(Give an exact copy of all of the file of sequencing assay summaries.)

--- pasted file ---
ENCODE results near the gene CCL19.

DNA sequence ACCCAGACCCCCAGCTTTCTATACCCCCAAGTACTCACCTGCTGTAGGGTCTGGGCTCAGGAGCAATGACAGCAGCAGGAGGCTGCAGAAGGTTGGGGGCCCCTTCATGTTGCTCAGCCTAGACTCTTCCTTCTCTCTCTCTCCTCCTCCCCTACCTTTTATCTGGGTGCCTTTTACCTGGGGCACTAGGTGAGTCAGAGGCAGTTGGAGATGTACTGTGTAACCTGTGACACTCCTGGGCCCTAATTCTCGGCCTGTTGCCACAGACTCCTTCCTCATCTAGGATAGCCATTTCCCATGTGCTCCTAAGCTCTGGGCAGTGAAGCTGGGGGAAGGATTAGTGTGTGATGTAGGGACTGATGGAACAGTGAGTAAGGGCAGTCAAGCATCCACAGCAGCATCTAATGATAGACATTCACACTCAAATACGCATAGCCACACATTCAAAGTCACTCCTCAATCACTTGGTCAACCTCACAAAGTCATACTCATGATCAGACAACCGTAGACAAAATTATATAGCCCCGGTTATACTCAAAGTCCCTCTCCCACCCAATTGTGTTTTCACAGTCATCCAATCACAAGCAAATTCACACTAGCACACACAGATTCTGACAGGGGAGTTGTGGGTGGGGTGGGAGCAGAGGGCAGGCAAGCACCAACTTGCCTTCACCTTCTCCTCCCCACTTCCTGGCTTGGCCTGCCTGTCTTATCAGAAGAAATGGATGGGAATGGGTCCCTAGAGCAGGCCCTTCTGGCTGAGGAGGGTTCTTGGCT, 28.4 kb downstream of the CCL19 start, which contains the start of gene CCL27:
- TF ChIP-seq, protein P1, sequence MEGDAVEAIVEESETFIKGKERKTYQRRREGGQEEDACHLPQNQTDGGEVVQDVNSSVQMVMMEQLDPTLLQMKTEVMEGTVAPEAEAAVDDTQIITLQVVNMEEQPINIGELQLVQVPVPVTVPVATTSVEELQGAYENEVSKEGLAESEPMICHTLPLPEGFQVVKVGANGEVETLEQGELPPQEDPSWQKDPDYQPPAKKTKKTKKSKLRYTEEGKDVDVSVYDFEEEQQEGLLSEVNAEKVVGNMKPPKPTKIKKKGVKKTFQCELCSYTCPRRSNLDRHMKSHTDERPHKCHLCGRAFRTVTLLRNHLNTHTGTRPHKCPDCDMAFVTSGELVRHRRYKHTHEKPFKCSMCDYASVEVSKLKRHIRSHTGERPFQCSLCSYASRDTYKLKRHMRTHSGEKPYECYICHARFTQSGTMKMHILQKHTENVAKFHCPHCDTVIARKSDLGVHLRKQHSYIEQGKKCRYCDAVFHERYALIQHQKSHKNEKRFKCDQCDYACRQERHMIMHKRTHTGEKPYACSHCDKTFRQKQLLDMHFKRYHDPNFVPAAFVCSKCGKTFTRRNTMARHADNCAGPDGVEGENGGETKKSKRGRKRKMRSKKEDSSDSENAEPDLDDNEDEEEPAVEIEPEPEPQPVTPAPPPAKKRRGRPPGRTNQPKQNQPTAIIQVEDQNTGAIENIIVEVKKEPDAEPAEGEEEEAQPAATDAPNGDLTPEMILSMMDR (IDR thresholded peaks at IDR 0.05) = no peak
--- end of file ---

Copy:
ENCODE results near the gene CCL19.

DNA sequence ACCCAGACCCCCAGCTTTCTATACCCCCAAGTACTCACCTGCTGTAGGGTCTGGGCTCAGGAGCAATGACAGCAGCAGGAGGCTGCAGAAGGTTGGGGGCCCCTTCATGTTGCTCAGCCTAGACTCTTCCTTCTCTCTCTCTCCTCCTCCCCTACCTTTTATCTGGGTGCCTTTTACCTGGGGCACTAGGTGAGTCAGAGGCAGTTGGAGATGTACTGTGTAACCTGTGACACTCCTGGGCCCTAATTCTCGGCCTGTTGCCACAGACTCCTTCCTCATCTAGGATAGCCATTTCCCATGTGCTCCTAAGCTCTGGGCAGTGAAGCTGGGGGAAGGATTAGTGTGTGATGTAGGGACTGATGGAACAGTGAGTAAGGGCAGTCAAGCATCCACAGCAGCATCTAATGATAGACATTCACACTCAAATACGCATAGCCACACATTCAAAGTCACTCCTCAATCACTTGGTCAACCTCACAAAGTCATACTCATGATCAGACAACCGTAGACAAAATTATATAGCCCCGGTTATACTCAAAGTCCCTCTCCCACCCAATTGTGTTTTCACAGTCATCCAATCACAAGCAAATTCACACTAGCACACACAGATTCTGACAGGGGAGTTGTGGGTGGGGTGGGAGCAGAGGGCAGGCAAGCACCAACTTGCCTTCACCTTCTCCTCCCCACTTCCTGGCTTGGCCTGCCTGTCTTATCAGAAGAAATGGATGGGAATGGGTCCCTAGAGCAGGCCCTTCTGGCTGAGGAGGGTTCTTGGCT, 28.4 kb downstream of the CCL19 start, which contains the start of gene CCL27:
- TF ChIP-seq, protein P1, sequence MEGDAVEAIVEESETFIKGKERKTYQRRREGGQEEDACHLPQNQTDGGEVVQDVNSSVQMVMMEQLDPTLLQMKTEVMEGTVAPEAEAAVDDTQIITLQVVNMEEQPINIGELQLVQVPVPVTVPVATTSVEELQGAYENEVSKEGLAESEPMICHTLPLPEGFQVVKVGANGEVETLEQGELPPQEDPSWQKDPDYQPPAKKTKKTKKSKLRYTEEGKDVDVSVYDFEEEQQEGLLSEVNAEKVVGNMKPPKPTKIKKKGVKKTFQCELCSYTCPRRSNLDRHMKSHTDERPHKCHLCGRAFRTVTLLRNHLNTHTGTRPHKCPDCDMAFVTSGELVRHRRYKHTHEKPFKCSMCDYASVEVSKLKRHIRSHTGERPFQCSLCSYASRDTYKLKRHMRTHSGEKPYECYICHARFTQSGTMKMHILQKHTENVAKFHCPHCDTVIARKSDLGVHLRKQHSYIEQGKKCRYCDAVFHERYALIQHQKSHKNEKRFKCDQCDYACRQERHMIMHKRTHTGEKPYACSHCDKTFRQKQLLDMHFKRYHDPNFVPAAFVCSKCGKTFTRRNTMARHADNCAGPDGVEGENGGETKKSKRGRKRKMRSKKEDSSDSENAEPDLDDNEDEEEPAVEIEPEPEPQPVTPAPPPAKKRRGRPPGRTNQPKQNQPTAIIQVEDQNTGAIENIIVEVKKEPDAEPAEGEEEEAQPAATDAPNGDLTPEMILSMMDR (IDR thresholded peaks at IDR 0.05) = no peak